Podzilla Modules

From wikiPodLinux

This page describes the structure and installation of modules for podzilla 2.

Table of contents


A module can be considered simply as a collection of files. Two of these files are required: a Module file and the code of the module itself (generally in a file called modulename.mod.o, or .so for the desktop). All other files are data and are specific to the module itself; it could have zero, two, or two thousand. Currently, you can't have data files in multiple directories.


All these files are packaged in two ways; each has its advantages and disadvantages, so we're giving you the choice.

Module makers: When distributing modules, please at least offer a .zip of the module directory. These are usable by more people (= those who don't have patched kernels). If you can offer a .pod as well (for simplicity for those that do have patched kernels), do so.

pod files

pod files are somewhat like a cross between tar archives and filesystem images. On the one hand, they can be created and extracted with an archiver (called, not surprisingly, pod); on the other, they can be mounted by the iPodLinux kernel so access to their files is simple.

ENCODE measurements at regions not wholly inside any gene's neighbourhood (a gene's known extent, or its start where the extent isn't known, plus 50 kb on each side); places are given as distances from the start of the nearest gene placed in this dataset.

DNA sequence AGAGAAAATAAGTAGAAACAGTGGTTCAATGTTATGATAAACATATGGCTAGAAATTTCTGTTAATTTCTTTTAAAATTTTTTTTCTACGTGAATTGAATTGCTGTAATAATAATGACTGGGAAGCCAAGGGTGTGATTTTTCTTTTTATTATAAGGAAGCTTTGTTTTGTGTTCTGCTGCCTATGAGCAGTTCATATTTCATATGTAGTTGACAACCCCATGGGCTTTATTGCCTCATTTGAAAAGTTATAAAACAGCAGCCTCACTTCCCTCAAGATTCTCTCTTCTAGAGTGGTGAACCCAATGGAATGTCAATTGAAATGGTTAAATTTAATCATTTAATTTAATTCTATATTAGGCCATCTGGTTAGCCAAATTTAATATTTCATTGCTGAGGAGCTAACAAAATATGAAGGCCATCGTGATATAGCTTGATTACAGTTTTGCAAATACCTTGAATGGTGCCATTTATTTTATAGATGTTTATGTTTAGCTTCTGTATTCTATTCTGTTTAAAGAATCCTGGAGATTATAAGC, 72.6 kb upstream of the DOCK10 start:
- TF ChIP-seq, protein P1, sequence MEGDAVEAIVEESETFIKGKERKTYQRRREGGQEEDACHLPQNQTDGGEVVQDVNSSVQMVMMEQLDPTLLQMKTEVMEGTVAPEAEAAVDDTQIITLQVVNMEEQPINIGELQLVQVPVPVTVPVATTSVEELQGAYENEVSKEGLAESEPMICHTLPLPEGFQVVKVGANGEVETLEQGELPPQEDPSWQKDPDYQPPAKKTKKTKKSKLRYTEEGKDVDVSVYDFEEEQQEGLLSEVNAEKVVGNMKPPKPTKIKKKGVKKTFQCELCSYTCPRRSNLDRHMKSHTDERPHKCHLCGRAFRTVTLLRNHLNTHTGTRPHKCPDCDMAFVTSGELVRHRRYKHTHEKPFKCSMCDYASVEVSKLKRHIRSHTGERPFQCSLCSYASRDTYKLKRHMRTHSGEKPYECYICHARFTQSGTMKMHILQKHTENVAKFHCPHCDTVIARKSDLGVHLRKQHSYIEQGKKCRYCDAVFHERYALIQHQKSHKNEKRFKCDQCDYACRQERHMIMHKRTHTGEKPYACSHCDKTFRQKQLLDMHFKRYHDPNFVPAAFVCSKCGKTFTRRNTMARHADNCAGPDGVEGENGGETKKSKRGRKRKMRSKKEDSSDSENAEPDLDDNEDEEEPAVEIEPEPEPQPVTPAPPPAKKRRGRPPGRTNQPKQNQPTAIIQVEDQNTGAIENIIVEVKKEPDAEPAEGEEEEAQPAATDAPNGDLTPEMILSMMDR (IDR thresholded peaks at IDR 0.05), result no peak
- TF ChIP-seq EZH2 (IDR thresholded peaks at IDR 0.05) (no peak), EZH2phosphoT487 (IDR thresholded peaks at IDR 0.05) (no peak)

pod files are generated in the pods/ folder in a PZ2 source tree if you type make pods IPOD=1.


  • Simple installation: just drag-and-drop.
  • Replacing them with a newer version is just replacing one file.
  • Easier to distribute.


  • You have to recompile the iPodLinux kernel to support them (or download this one (http://www.get-linux.org/~oremanj/t/Image-for-pz2.gz)). This is partly because...
  • Leachbj thinks they're unnecessarily complex.
  • The loop devices used by the modules take up a small amount of RAM (51k) and might be theoretically slower than straight hard-disk access.

Module folders (xpods)

Module folders contain all the files above, in a plain old folder. Not much explanation is necessary here. They are created during make install in a PZ2 source tree.


  • You don't have to rebuild the kernel.
  • No loop devices.
  • Simplicity of use.


  • When updating, you have to be careful to remove old files — you can't simply overwrite a whole directory.
  • Distribution is more complex — you have to package the files in a zip or tar.gz or something.
  • Installation is more complex — you have to extract said zip or tar.gz.

Getting modules

On ipodlinux.org, we have a repository where developers can upload their modules along with some documentation about them. Go to this list and drill down or search to find what you're looking for. If you want to install something, download the zip or tar.gz and unzip it.


Module directories are made by the normal podzilla make install process; see Building Podzilla for details.

If you want to create pods, type make pods IPOD=1.


Copy the pods or module folders into iPod/usr/lib.

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